Wednesday, January 30, 2019
Lisa P. Ramsey, University of San Diego School of Law, is publishing Free Speech Challenges to Trademark Law After Matal v. Tam in volume 56 of the Houston Law Review. Here is the abstract.
Trademark laws and free speech are on a collision course. In Matal v. Tam, the U.S. Supreme Court clarified that trademark laws are speech regulations subject to First Amendment scrutiny when it held that the federal trademark law denying registration to potentially disparaging marks was unconstitutional. Tam opens the door to wide-ranging free speech challenges to trademark laws in the United States. Most trademark laws should survive constitutional scrutiny after Tam, including laws that facilitate the communication of source-identifying product information, promote fair competition, and protect consumers from misleading uses of marks. Some laws will not. For example, if courts apply the U.S. Supreme Court’s traditional First Amendment jurisprudence to trademark dilution law, they should find this statute to be an unconstitutional regulation of non-misleading commercial expression. We should also consider whether the First Amendment right to freedom of expression is harmed when the government registers and protects trademark rights in certain language and product features that intrinsically communicated a non-source-identifying message before they were adopted or used as marks. Examples include words and designs that are descriptive, common, informational, or culturally-significant, and colors, representational shapes, and other pre-existing terms, symbols, or devices that were inherently valuable before they were claimed as marks. Regardless of whether these marks are deemed to be non-functional and distinctive after use in the marketplace, granting and enforcing trademark rights in this inherently valuable expression chills non-misleading speech protected by the First Amendment and may be unconstitutional after Tam. At a minimum, Congress should clarify in the trademark statute that these marks only have a narrow scope of protection and it should add more statutory defenses.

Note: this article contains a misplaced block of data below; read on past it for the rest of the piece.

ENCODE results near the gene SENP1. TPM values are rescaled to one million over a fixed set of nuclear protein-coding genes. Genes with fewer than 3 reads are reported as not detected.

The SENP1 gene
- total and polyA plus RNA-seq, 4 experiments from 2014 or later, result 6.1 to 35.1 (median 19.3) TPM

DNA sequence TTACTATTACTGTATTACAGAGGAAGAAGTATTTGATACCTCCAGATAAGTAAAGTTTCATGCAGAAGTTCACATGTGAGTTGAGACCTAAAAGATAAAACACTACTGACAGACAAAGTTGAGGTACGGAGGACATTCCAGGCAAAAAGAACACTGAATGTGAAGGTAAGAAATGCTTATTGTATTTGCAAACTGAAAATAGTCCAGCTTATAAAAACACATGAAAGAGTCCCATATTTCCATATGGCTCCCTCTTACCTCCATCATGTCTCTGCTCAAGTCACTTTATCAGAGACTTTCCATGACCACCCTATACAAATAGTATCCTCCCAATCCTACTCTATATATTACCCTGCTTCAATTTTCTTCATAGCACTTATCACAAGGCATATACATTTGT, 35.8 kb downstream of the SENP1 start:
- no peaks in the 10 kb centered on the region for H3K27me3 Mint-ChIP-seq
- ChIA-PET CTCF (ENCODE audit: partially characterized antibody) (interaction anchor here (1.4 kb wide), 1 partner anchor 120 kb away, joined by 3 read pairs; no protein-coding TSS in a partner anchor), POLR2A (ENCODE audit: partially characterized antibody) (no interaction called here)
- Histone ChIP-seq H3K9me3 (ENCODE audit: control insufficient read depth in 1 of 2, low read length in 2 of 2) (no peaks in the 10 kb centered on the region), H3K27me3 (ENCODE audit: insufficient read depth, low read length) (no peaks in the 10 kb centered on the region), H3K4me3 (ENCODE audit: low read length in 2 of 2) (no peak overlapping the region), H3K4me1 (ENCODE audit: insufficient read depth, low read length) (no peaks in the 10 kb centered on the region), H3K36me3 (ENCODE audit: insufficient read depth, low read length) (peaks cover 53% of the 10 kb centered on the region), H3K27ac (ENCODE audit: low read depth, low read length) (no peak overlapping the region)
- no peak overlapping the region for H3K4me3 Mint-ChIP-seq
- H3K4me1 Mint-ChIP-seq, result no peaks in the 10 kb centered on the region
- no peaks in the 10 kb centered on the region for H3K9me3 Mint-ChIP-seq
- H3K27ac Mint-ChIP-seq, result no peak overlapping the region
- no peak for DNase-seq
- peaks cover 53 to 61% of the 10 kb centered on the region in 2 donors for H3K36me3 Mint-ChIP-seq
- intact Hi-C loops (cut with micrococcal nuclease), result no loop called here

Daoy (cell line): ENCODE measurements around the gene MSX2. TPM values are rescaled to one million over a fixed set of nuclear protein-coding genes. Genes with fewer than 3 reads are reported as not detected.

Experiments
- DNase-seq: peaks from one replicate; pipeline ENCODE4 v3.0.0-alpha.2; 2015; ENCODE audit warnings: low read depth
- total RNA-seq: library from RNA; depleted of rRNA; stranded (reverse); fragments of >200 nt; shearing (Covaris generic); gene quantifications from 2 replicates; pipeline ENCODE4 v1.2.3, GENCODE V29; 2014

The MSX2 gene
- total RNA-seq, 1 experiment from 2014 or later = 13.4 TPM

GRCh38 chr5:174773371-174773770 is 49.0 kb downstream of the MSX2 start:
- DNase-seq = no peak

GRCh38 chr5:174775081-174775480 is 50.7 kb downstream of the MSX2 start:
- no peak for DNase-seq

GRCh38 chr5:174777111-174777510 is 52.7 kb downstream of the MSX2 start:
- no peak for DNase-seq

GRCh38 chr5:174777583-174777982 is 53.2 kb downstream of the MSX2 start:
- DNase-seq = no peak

Download the article from SSRN at the link.